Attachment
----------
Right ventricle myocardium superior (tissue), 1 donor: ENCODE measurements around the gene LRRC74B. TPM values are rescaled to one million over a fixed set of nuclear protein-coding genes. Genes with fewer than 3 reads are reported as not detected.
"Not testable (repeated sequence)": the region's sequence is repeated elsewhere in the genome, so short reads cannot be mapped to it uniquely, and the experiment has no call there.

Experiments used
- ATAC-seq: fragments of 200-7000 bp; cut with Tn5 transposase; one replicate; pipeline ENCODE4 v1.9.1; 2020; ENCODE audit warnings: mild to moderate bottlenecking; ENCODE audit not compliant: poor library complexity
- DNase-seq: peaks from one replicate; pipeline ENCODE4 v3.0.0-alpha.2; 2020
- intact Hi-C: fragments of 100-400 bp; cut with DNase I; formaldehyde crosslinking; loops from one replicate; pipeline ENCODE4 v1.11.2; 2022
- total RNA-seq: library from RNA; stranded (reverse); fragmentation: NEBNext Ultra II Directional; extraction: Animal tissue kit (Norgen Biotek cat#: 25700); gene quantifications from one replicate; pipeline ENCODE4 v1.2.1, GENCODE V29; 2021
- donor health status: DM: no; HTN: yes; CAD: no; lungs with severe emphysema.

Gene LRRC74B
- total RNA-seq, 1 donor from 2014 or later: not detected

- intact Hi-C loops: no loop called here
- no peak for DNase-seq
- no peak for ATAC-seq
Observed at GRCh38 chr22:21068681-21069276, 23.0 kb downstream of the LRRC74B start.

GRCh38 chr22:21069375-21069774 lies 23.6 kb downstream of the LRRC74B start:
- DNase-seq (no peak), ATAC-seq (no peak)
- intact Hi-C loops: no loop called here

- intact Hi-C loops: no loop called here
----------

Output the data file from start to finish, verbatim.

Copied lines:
Right ventricle myocardium superior (tissue), 1 donor: ENCODE measurements around the gene LRRC74B. TPM values are rescaled to one million over a fixed set of nuclear protein-coding genes. Genes with fewer than 3 reads are reported as not detected.
"Not testable (repeated sequence)": the region's sequence is repeated elsewhere in the genome, so short reads cannot be mapped to it uniquely, and the experiment has no call there.

Experiments used
- ATAC-seq: fragments of 200-7000 bp; cut with Tn5 transposase; one replicate; pipeline ENCODE4 v1.9.1; 2020; ENCODE audit warnings: mild to moderate bottlenecking; ENCODE audit not compliant: poor library complexity
- DNase-seq: peaks from one replicate; pipeline ENCODE4 v3.0.0-alpha.2; 2020
- intact Hi-C: fragments of 100-400 bp; cut with DNase I; formaldehyde crosslinking; loops from one replicate; pipeline ENCODE4 v1.11.2; 2022
- total RNA-seq: library from RNA; stranded (reverse); fragmentation: NEBNext Ultra II Directional; extraction: Animal tissue kit (Norgen Biotek cat#: 25700); gene quantifications from one replicate; pipeline ENCODE4 v1.2.1, GENCODE V29; 2021
- donor health status: DM: no; HTN: yes; CAD: no; lungs with severe emphysema.

Gene LRRC74B
- total RNA-seq, 1 donor from 2014 or later: not detected

- intact Hi-C loops: no loop called here
- no peak for DNase-seq
- no peak for ATAC-seq
Observed at GRCh38 chr22:21068681-21069276, 23.0 kb downstream of the LRRC74B start.

GRCh38 chr22:21069375-21069774 lies 23.6 kb downstream of the LRRC74B start:
- DNase-seq (no peak), ATAC-seq (no peak)
- intact Hi-C loops: no loop called here

- intact Hi-C loops: no loop called here